There is also some space to the right. However, this is the part that seems to grow or shrink depending upon monitor or device size and resolution. I recommend putting nothing much (if anything) here. This is because you don’t know how it will cut off. Although, if you have a color readily associated with your company (think of Starbucks green) or website, make sure that any unused portion of the background contains at least that color. Use that space as a part of a more unified design, not as a focal point.

Tweet Now, Or Later?

What’s part three? Visuals are also something, like every other part of Twitter, that you can schedule. This can come from a free or quasi-free website or software like Buffer or HootSuite.

But, what do I mean by timing? Picture this. You’re up early, and you’re kind of groggy. So all you really need is a cup of coffee. Then wouldn’t an image of a cup of coffee catch your eye? It just might.

And maybe this is small or even too subtle. But it’s another way to use visuals. Consider what your Twitter stream’s day looks like. And when are your followers up? If your followers are in the Philippines and not Boston, then you will need to think of everything as 12 hours opposite from the way you see it. So don’t put up your happy wake up cup of coffee image when your Filipino followers are heading to bed or going out to parties.

Visual Elements: The Upshot

What you tweet is, naturally, important, but consider the other areas where you can enhance your message. These basic visual elements can help you to place an exclamation point at the end of your tweets.

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Twitter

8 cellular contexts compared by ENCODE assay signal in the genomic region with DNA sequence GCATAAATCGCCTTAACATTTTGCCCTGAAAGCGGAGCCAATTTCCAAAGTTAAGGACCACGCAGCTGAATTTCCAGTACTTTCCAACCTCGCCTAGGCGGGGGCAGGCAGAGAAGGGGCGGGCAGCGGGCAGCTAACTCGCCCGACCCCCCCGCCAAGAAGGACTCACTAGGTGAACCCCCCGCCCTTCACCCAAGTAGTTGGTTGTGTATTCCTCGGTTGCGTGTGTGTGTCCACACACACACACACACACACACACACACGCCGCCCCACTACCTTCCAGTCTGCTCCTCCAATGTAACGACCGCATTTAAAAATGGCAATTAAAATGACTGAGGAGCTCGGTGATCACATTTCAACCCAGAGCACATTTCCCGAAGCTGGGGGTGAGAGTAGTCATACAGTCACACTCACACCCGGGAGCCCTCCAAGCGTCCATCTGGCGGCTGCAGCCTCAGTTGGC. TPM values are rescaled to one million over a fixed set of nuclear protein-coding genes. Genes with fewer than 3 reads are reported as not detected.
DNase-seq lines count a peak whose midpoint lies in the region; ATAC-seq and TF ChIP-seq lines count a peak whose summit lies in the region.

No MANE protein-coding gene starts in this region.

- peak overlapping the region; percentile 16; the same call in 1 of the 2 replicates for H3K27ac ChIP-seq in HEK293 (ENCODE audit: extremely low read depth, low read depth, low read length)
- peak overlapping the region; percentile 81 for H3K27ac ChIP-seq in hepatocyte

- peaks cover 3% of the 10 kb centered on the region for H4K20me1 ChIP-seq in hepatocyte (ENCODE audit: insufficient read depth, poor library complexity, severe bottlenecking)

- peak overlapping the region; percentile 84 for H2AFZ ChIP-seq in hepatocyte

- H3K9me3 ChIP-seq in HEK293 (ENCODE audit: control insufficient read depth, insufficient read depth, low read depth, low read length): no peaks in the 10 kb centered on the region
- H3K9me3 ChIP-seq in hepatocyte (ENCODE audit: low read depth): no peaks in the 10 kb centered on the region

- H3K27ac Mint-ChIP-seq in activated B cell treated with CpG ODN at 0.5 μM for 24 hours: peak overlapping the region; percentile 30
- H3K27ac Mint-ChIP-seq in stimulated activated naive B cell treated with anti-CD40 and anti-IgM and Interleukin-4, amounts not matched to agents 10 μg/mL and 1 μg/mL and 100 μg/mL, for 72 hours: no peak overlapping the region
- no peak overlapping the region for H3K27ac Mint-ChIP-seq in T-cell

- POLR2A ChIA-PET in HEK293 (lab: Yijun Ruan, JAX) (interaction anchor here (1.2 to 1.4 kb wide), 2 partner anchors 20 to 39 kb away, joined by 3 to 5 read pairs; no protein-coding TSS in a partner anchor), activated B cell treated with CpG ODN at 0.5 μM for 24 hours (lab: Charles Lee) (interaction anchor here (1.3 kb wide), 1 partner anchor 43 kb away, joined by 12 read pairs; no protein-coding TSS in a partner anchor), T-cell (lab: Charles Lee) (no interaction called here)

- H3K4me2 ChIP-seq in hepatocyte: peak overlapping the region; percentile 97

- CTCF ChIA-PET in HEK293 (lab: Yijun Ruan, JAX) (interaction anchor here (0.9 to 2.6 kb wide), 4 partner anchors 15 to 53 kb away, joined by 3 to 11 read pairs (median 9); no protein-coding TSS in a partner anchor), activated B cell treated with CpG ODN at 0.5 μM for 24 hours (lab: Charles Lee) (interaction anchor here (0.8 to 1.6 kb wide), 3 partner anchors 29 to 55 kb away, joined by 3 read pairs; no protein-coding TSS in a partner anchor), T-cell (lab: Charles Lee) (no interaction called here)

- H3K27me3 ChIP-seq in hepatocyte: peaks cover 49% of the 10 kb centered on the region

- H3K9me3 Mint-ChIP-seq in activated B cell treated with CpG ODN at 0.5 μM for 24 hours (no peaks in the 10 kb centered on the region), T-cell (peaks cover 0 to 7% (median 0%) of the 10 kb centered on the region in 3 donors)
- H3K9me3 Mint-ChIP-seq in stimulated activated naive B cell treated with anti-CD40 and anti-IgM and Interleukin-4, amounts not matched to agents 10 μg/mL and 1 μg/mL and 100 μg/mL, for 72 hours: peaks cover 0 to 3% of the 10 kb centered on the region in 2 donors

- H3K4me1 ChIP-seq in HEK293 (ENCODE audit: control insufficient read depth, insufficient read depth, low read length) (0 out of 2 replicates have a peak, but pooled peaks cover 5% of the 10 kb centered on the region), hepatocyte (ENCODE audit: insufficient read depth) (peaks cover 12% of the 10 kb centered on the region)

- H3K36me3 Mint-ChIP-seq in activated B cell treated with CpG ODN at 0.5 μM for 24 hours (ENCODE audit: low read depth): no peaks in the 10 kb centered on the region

Almost Everything But the Tweet – Conquering Twitter (verbal elements)

Almost Everything But the Tweet – Conquering Twitter (verbal elements)

Verbal elements? Twitter is, of course, utterly verbal. It’s just about all text. But not all of that text is tweets.

Almost Everything But the Tweet - Conquering Twitter (verbal elements)

One piece is the profile. There isn’t a lot of space here. The good news is that these verbal elements are searchable. If you want to make it clear that your company is green, you can put that here. Separate short messages with delimiters like pipes (|) or asterisks (*). Don’t use semicolons as they can end up being converted to code. This is an easy section to change, so consider changing it as needed, perhaps as special events come up.

Another area is the site URL. In order to be better able to track traffic coming in from Twitter, how about using a unique URL here, say, http://www.yoursite.com/twitter? That page could contain a customized welcome message to Twitter users. This is another readily editable area of Twitter, so why not switch it up as circumstances change?

Your location is another verbal area. Of course it need not be a real place, but for a commercial Twitter account you can’t get too whimsical here. However, if you’ve got a multi-state presence (and want to get that across but not create separate Twitter accounts for each state), there’s nothing wrong with making your location something like United States or New England or Great Lakes Region.